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Diabetic Retinopathy (cont.)

Surgery

Surgical treatment for diabetic retinopathy is removal of the vitreous gel (vitrectomy). Vitrectomy does not cure the disease, but it may improve vision in people who have developed bleeding into the vitreous gel (vitreous hemorrhage), retinal detachment, or severe scar tissue formation.

Unfortunately, by the time some people are diagnosed with retinopathy (especially late-stage retinopathy), it is often too late for vitrectomy to provide much benefit. Even with treatment, vision may continue to decline.

Early detection of retinopathy through dilated eye exams can help you decide to have surgery when it is most effective.

Surgery Choices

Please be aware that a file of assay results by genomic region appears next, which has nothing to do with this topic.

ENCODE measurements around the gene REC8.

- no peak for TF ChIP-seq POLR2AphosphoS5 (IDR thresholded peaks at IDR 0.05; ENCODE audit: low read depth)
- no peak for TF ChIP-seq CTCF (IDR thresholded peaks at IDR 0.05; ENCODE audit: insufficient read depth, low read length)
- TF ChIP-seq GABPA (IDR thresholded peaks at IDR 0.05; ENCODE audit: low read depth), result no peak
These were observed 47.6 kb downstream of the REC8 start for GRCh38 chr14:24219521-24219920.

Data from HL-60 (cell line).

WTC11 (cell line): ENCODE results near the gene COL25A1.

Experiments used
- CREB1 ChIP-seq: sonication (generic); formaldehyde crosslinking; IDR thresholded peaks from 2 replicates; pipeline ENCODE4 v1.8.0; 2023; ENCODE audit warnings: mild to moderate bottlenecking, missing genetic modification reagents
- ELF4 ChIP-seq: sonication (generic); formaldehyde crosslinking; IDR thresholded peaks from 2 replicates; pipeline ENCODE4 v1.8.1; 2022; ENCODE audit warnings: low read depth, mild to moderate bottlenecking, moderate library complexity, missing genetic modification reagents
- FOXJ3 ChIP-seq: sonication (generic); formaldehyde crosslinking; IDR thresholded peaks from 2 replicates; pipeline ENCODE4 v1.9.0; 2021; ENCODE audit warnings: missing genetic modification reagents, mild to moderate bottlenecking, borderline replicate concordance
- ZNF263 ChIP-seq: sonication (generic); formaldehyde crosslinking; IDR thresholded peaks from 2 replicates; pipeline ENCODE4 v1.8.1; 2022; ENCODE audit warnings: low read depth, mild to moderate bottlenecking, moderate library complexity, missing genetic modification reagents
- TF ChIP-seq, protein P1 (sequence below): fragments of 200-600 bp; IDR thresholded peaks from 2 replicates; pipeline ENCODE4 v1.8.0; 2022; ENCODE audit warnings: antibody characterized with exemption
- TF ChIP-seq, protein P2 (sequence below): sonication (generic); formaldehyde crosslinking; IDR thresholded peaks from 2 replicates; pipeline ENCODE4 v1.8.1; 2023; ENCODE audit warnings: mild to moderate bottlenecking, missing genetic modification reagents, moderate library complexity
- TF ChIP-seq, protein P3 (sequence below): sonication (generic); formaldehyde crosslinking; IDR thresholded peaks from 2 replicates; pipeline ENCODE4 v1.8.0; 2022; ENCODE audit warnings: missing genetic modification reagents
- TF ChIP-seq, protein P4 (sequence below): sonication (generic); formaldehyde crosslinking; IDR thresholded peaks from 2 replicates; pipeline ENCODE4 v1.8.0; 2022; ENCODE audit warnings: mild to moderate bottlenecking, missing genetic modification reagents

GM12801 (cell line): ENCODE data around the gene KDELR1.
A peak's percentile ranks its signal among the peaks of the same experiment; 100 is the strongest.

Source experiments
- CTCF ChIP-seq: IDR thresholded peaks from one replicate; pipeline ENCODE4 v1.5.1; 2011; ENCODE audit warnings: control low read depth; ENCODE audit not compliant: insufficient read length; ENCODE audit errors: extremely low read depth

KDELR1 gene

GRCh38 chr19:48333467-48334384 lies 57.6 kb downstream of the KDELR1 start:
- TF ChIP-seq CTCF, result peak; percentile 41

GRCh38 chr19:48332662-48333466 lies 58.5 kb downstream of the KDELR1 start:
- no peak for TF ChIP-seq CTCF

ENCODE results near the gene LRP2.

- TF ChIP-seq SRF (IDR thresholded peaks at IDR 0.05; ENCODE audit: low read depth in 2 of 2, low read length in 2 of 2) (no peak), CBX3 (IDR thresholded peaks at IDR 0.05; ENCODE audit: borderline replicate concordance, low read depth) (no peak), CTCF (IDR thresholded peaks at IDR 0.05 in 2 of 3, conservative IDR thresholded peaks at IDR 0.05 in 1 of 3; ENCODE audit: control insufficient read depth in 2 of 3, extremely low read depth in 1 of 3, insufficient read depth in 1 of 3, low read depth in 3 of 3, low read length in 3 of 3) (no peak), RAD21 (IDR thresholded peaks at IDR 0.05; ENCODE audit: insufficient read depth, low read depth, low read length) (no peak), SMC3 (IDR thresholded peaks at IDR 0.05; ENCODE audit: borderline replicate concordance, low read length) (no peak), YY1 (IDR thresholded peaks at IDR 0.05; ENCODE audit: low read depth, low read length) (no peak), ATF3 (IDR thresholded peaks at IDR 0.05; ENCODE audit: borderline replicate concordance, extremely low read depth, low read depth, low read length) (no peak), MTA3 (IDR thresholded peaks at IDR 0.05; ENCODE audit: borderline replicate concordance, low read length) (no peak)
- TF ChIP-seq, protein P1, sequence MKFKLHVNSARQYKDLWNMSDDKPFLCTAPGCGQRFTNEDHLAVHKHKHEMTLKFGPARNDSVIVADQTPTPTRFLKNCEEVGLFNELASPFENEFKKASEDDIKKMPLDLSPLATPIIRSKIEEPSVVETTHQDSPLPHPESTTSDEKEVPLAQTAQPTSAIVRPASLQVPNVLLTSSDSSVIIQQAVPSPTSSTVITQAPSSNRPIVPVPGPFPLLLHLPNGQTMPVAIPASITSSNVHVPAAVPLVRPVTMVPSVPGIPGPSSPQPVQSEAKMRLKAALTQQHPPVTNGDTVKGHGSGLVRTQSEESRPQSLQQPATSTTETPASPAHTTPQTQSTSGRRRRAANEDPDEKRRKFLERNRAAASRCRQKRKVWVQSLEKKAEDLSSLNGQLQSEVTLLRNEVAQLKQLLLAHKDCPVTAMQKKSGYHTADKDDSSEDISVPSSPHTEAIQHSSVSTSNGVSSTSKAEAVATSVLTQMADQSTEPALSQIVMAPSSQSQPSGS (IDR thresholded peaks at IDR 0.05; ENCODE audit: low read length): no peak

Vitrectomy is the surgical removal of the vitreous gel.

What To Think About

Vitreous surgery (vitrectomy) for diabetic retinopathy is effective in preventing vision loss when a person has bleeding into the vitreous gel (vitreous hemorrhage) or retinal detachment. But it is not a cure. This surgery is not usually done unless these complications or severe scar tissue has already developed.

After a person has had most of the vitreous gel removed by vitrectomy, surgery to remove scar tissue or to repair a new retinal detachment may be needed.

Vitrectomy may require an overnight hospital stay, but it is sometimes done as outpatient surgery. Your eye doctor will determine if the surgery can be done with local or general anesthesia.

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